UPDATE 2-Danske Bank eyes profit rebound as money laundering case ends

(Adds details, analyst comment)

COPENHAGEN, Feb 2 (Reuters) - Danske Bank expects a massive rebound in earnings this year after losing money in 2022 as it will no longer be dogged by a money-laundering scandal that has plagued the lender for years.

Denmark’s largest lender expects net profit for 2023 to come in between 15 and 17 billion Danish crowns ($2.2-2.5 billion), it said on Thursday, while analysts on average have expected earnings of 15.8 billion according to a company-compiled poll.

In 2022 Danske Bank lost 5.1 billion crowns.

“To have a net loss on the bottom line is of course not satisfactory. However, it comes as a consequence of the conclusion of the Estonia matter, which marks an important turning point for Danske Bank,” Chief Executive Carsten Egeriis said in a statement.

Net profit for the fourth quarter of 2022 came in at 4.2 billion crowns, roughly in line with the 4.3 billion expected by analysts in the poll compiled by Danske.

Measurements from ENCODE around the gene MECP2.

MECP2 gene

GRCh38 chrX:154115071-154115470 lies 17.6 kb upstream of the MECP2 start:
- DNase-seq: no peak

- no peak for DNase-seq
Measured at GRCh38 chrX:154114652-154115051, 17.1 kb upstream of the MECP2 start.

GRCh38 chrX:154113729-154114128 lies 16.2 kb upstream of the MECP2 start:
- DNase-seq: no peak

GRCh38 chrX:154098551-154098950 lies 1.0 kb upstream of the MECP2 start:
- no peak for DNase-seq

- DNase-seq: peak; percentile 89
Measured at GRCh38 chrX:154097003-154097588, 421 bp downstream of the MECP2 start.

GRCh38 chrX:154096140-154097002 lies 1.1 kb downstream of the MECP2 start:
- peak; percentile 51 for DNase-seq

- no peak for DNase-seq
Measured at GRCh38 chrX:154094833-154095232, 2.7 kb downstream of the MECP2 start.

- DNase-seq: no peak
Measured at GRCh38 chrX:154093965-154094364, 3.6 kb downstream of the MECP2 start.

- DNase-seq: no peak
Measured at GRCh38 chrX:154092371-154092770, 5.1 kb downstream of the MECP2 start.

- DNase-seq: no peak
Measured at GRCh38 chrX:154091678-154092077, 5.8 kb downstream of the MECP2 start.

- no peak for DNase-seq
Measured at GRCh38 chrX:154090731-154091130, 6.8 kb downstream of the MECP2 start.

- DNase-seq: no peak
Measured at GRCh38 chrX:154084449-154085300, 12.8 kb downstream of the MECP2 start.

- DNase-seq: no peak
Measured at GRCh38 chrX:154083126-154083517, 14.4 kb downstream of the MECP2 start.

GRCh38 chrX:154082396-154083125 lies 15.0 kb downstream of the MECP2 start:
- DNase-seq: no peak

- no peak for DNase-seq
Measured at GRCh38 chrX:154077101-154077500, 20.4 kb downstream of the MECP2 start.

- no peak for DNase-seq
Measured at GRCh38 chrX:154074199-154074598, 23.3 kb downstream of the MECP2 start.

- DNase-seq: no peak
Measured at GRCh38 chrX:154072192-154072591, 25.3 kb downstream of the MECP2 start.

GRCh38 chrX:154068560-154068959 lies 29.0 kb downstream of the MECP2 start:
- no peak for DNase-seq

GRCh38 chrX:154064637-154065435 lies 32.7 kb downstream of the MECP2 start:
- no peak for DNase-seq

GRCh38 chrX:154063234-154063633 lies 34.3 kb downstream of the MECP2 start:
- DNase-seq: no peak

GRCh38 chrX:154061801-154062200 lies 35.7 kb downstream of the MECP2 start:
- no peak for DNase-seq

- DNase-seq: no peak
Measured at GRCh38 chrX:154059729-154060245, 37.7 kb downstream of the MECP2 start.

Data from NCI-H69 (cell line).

Thursday’s report by Danske Bank is the first in more than half a decade not to be overshadowed by the threat of a massive fine by U.S. authorities over the lender’s involvement in one of the world’s largest money-laundering scandals.

In December, Danske pleaded guilty to bank fraud conspiracy, forfeiting $2 billion as part of an agreement with the United States to settle the investigation involving billions of dollars in illicit payments through its now-shuttered Estonia branch.

Danske expects costs in 2023 to come in between 25 and 25.5 billion crowns, slightly below the 26.5 billion reported in 2022, but at the higher end of an average of 25 billion expected by analysts.

“The costs are still too high and Danske Bank has more loss provisions than others. Danske Bank is heading in the right direction, but it is going slowly,” Nordnet analyst Per Hansen said in a note.

Danske expect loan impairment charges of up to 3 billion, mainly as a result of a weaker macroeconomic outlook. ($1 = 6.7579 Danish crowns) (Reporting by Nikolaj Skydsgaard; Editing by Terje Solsvik and Kenneth Maxwell)